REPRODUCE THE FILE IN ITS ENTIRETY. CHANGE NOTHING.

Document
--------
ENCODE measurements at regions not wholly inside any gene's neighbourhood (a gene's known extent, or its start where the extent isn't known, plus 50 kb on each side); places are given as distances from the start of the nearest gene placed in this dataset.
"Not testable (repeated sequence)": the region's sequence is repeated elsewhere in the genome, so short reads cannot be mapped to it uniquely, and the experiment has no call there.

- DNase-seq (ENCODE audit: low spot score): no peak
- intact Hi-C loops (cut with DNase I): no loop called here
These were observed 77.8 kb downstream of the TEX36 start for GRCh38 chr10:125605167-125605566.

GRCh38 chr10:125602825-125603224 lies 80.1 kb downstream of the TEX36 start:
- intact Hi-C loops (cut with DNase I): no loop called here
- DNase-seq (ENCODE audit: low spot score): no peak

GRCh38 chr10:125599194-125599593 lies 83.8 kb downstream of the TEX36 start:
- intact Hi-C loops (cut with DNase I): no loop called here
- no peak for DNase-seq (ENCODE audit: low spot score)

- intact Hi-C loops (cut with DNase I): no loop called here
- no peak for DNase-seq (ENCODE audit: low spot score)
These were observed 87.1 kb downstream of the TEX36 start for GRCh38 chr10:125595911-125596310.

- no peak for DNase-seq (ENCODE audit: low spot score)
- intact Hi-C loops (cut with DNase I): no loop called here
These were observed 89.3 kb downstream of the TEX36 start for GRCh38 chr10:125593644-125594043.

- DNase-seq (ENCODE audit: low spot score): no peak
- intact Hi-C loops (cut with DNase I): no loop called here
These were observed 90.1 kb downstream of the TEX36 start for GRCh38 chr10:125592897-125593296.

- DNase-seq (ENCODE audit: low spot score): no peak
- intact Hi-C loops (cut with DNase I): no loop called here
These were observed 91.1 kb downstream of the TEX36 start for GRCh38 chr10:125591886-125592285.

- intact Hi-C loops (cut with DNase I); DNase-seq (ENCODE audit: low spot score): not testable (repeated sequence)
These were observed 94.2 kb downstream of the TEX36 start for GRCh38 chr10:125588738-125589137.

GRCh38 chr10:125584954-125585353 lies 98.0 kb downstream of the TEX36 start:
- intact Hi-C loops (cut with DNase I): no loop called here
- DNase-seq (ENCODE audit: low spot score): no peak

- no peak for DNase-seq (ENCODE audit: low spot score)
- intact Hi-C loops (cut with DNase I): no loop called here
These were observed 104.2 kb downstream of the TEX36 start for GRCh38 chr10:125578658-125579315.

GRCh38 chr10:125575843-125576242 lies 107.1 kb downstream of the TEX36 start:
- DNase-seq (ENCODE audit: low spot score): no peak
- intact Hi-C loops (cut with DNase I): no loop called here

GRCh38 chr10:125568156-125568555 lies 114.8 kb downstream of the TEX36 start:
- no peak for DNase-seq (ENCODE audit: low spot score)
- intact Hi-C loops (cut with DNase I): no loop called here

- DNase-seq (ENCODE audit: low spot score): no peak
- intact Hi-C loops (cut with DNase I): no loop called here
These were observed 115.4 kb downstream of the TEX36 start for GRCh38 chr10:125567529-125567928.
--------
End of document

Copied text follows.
ENCODE measurements at regions not wholly inside any gene's neighbourhood (a gene's known extent, or its start where the extent isn't known, plus 50 kb on each side); places are given as distances from the start of the nearest gene placed in this dataset.
"Not testable (repeated sequence)": the region's sequence is repeated elsewhere in the genome, so short reads cannot be mapped to it uniquely, and the experiment has no call there.

- DNase-seq (ENCODE audit: low spot score): no peak
- intact Hi-C loops (cut with DNase I): no loop called here
These were observed 77.8 kb downstream of the TEX36 start for GRCh38 chr10:125605167-125605566.

GRCh38 chr10:125602825-125603224 lies 80.1 kb downstream of the TEX36 start:
- intact Hi-C loops (cut with DNase I): no loop called here
- DNase-seq (ENCODE audit: low spot score): no peak

GRCh38 chr10:125599194-125599593 lies 83.8 kb downstream of the TEX36 start:
- intact Hi-C loops (cut with DNase I): no loop called here
- no peak for DNase-seq (ENCODE audit: low spot score)

- intact Hi-C loops (cut with DNase I): no loop called here
- no peak for DNase-seq (ENCODE audit: low spot score)
These were observed 87.1 kb downstream of the TEX36 start for GRCh38 chr10:125595911-125596310.

- no peak for DNase-seq (ENCODE audit: low spot score)
- intact Hi-C loops (cut with DNase I): no loop called here
These were observed 89.3 kb downstream of the TEX36 start for GRCh38 chr10:125593644-125594043.

- DNase-seq (ENCODE audit: low spot score): no peak
- intact Hi-C loops (cut with DNase I): no loop called here
These were observed 90.1 kb downstream of the TEX36 start for GRCh38 chr10:125592897-125593296.

- DNase-seq (ENCODE audit: low spot score): no peak
- intact Hi-C loops (cut with DNase I): no loop called here
These were observed 91.1 kb downstream of the TEX36 start for GRCh38 chr10:125591886-125592285.

- intact Hi-C loops (cut with DNase I); DNase-seq (ENCODE audit: low spot score): not testable (repeated sequence)
These were observed 94.2 kb downstream of the TEX36 start for GRCh38 chr10:125588738-125589137.

GRCh38 chr10:125584954-125585353 lies 98.0 kb downstream of the TEX36 start:
- intact Hi-C loops (cut with DNase I): no loop called here
- DNase-seq (ENCODE audit: low spot score): no peak

- no peak for DNase-seq (ENCODE audit: low spot score)
- intact Hi-C loops (cut with DNase I): no loop called here
These were observed 104.2 kb downstream of the TEX36 start for GRCh38 chr10:125578658-125579315.

GRCh38 chr10:125575843-125576242 lies 107.1 kb downstream of the TEX36 start:
- DNase-seq (ENCODE audit: low spot score): no peak
- intact Hi-C loops (cut with DNase I): no loop called here

GRCh38 chr10:125568156-125568555 lies 114.8 kb downstream of the TEX36 start:
- no peak for DNase-seq (ENCODE audit: low spot score)
- intact Hi-C loops (cut with DNase I): no loop called here

- DNase-seq (ENCODE audit: low spot score): no peak
- intact Hi-C loops (cut with DNase I): no loop called here
These were observed 115.4 kb downstream of the TEX36 start for GRCh38 chr10:125567529-125567928.